How to Control Root Rot

Overview

Caused by several soil-borne fungi, rot root quickly destroys young roots resulting in dead or dying plants. Early symptoms include pale yellowing foliage, wilting and leaf drop. Many mistakenly believe the plant requires additional water to revive wilting foliage, but their efforts actually worsen the condition. Root rot thrives in wet, soggy soil that does not drain properly. Although not all plants survive, if caught early, efforts to save the plant may be successful.

Step 1

Remove the plant from the pot to examine the roots. Black, mushy roots indicate root rot. In initial stages, outer roots rot while the main root remains intact.Trim away infected roots to expose healthy roots. Healthy roots appear firm and white or tan.

Step 2

Shake to remove excess soil from the roots. Wash the remaining roots with a hose or sprayer to remove any remaining soil. Discard the soil in a sealed container to prevent the spread of root rot to other plants.

Step 3

Wash the plant pot in hot, soapy water (use a few drops of dish detergent) and scrub away all traces of soil. Submerge in a basin of bleach and water. One part bleach to nine part water is recommended. Allow to soak for 20 minutes. Remove the pot and air dry.

Step 4

Place several pebbles or stones over the drainage holes in the bottom of the pot to prevent soggy soil and prevent the return of root rot.

Step 5

Fill the pot 3/4 full with fresh sterilized soil. A mixture of equal parts commercial potting soil, peat moss and perlite makes a lightweight, porous soil that improves the health of your plants.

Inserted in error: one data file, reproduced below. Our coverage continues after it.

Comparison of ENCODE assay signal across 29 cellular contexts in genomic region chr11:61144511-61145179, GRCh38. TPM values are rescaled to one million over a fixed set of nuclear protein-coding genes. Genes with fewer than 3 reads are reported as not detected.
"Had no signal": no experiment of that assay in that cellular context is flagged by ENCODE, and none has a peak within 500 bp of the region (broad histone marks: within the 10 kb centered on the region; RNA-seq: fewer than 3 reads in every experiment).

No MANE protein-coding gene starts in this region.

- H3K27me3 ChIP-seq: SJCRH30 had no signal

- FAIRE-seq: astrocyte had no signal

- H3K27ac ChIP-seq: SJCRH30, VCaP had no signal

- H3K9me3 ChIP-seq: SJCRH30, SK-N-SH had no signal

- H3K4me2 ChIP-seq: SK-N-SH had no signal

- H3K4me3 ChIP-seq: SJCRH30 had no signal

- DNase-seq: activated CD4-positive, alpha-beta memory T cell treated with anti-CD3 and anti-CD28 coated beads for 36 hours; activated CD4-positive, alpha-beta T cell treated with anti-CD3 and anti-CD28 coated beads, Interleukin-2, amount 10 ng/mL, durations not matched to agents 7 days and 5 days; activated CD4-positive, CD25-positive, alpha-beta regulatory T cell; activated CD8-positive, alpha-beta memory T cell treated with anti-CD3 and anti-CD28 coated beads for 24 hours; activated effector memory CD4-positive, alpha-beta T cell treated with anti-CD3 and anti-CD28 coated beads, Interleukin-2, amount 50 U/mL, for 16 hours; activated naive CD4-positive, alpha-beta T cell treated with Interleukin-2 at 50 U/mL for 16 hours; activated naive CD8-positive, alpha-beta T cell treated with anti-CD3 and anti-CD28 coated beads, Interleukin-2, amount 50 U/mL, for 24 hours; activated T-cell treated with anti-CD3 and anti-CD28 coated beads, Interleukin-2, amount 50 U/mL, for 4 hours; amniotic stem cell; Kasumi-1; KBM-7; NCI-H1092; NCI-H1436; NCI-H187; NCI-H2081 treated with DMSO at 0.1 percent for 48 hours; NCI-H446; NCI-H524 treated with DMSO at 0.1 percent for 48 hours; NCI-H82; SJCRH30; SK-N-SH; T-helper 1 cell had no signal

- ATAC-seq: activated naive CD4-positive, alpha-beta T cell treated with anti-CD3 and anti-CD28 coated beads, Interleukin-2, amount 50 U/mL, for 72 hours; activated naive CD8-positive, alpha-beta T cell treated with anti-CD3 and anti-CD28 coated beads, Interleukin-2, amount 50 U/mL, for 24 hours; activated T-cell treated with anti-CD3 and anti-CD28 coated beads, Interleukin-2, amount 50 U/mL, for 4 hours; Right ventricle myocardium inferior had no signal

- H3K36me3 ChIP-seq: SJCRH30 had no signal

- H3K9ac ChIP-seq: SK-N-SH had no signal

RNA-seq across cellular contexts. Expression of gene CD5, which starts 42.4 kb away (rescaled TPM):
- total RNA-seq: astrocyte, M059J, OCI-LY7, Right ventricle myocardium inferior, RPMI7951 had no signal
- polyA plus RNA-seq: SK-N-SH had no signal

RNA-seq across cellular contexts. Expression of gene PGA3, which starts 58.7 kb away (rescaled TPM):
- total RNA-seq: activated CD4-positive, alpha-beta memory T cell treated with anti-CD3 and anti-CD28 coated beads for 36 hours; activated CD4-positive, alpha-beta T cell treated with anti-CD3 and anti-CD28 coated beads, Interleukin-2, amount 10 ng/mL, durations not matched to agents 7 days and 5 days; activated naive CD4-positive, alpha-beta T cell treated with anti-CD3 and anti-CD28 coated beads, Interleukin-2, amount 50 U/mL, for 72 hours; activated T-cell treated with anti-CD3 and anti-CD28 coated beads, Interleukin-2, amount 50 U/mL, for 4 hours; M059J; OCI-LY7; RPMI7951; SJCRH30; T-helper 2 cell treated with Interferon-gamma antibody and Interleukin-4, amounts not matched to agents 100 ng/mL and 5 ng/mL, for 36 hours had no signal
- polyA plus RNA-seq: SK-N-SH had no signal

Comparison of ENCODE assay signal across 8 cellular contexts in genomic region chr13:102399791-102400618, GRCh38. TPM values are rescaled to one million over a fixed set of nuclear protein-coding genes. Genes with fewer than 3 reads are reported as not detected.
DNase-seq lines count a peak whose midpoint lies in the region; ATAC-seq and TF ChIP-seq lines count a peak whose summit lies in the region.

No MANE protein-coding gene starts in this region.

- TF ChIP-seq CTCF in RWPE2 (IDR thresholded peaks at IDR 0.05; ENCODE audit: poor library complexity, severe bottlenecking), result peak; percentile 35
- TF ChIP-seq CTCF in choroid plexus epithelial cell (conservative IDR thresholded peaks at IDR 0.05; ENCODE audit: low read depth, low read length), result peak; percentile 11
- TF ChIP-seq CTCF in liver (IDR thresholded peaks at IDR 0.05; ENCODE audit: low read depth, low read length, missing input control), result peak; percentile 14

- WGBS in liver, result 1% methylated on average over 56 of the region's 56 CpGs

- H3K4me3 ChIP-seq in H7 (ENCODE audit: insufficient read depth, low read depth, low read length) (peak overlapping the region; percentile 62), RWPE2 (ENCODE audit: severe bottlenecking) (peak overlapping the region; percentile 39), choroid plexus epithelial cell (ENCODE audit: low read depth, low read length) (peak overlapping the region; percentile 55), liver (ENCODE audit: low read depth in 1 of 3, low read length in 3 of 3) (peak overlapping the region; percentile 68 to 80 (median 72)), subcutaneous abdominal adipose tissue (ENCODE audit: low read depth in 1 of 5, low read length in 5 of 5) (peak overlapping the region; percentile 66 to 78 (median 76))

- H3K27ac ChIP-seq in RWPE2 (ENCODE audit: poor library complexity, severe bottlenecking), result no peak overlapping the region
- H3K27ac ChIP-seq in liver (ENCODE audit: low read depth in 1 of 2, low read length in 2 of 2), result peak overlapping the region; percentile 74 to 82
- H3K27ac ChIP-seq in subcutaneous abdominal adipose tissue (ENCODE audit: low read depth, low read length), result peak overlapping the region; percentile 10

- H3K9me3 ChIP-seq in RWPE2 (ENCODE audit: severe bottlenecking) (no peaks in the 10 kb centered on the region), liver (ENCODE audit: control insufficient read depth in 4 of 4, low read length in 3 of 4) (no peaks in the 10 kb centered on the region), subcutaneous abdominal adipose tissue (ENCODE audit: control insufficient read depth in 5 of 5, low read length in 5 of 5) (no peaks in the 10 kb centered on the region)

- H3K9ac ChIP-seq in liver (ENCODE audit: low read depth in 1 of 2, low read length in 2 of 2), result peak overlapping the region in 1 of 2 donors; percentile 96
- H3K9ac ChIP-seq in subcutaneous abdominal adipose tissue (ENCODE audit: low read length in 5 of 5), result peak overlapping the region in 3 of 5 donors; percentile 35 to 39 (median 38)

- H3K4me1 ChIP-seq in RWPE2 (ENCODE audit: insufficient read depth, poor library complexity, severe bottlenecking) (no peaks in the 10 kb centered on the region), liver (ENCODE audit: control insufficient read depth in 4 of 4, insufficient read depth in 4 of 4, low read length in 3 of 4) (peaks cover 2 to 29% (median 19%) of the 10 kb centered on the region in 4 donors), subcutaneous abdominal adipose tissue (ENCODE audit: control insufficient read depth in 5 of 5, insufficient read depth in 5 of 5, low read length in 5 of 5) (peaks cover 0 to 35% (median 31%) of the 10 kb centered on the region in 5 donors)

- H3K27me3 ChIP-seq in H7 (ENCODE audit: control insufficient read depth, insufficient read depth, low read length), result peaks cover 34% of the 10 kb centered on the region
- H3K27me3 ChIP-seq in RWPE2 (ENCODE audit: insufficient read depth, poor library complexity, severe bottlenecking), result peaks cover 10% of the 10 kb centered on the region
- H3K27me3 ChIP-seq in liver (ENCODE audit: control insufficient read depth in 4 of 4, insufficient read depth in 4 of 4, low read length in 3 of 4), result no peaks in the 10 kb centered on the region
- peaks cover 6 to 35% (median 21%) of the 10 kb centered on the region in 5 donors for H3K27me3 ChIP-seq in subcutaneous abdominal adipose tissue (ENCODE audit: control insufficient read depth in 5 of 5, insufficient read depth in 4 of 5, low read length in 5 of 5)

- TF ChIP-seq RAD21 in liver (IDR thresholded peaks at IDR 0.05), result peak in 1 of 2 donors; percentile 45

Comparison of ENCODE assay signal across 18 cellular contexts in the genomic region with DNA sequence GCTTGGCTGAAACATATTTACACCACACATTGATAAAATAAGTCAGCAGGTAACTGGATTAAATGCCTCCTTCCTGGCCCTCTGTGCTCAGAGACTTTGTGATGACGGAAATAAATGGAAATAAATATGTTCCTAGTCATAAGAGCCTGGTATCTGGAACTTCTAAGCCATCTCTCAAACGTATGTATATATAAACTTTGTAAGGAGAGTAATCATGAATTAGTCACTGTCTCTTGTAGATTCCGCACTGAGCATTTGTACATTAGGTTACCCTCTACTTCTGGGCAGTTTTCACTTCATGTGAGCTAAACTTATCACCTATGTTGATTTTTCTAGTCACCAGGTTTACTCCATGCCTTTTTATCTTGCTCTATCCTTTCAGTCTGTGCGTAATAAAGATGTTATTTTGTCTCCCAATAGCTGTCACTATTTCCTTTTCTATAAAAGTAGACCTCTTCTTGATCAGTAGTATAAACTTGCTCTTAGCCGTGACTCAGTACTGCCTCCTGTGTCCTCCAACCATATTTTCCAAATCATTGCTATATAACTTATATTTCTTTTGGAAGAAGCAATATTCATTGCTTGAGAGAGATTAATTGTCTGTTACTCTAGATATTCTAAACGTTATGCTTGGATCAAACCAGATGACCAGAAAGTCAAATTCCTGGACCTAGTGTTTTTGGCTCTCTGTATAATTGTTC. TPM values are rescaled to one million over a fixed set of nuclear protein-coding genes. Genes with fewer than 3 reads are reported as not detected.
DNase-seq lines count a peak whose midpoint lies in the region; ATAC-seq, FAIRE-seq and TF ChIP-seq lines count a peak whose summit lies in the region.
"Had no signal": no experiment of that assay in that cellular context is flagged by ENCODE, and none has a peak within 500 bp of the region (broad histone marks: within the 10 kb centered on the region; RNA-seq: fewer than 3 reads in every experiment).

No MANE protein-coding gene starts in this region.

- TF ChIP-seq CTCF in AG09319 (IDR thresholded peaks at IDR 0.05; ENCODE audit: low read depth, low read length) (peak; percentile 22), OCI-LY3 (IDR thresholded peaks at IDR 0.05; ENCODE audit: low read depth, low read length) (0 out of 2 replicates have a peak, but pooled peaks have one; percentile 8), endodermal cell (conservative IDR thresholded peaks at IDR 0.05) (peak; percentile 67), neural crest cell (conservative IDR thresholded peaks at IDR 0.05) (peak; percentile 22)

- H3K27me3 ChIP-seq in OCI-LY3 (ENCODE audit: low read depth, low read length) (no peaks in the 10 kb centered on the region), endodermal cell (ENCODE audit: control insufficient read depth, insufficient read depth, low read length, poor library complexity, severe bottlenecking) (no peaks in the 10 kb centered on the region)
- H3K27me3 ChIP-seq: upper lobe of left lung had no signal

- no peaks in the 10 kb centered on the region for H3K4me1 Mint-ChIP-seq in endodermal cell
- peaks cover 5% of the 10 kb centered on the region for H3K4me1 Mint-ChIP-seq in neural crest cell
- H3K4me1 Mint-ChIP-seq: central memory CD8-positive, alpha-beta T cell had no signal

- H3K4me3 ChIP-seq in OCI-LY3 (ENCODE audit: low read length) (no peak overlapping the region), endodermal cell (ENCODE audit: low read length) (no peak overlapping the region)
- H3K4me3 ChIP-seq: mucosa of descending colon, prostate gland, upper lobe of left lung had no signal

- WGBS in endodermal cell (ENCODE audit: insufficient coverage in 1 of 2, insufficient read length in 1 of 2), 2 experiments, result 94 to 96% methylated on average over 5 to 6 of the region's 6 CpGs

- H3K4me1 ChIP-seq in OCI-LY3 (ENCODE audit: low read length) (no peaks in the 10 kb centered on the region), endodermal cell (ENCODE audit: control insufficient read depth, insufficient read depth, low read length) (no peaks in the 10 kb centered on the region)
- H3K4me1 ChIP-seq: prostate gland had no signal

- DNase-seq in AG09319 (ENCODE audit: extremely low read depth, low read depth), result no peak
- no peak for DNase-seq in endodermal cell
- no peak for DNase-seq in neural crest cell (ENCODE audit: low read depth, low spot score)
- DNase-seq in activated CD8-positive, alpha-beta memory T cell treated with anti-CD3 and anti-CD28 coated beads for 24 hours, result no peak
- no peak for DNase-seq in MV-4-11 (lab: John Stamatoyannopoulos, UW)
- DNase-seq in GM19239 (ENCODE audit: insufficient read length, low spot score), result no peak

Step 6

Place the plant to the original depth and fill in around the roots with soil. Firm down to secure the plant.

Step 7

Water when soil is dry, but use caution not to over-water, as dense, wet soil creates prime conditions for root rot.

Step 8

Place in the desired location providing appropriate lighting for the specific plant. Allow space between plants to improve air circulation.

Things You'll Need

  • Dish detergent
  • Household bleach
  • Basin
  • Sterilized potting media (potting soil, peat moss, perlite)
  • Plant pot

References

  • University of Missouri Extension: Root Rot of Houseplants
  • Ohio State University Extension: Root Problems on Plants in the Garden and Landscape
  • NDSU Extension: Identification and Control of Seedlings Diseases

Who Can Help

  • University of Georgia Cooperative Extension: Growing Indoor Plants with Success
  • NDSU Extension: Houseplants Proper Care and Management of Pest Problems
Keywords: root rot, prevent root rot, treat root rot

About this Author

Nannette Richford is an avid gardener, teacher and nature enthusiast with 4 years experience in online writing and a lifetime of personal journals. She is published on various sites, including Associated Content. Richford holds a Bachelor of Science in secondary education from the University of Maine Orono and certifications in 7-12 English, K-8 General Elementary and Birth to age 5.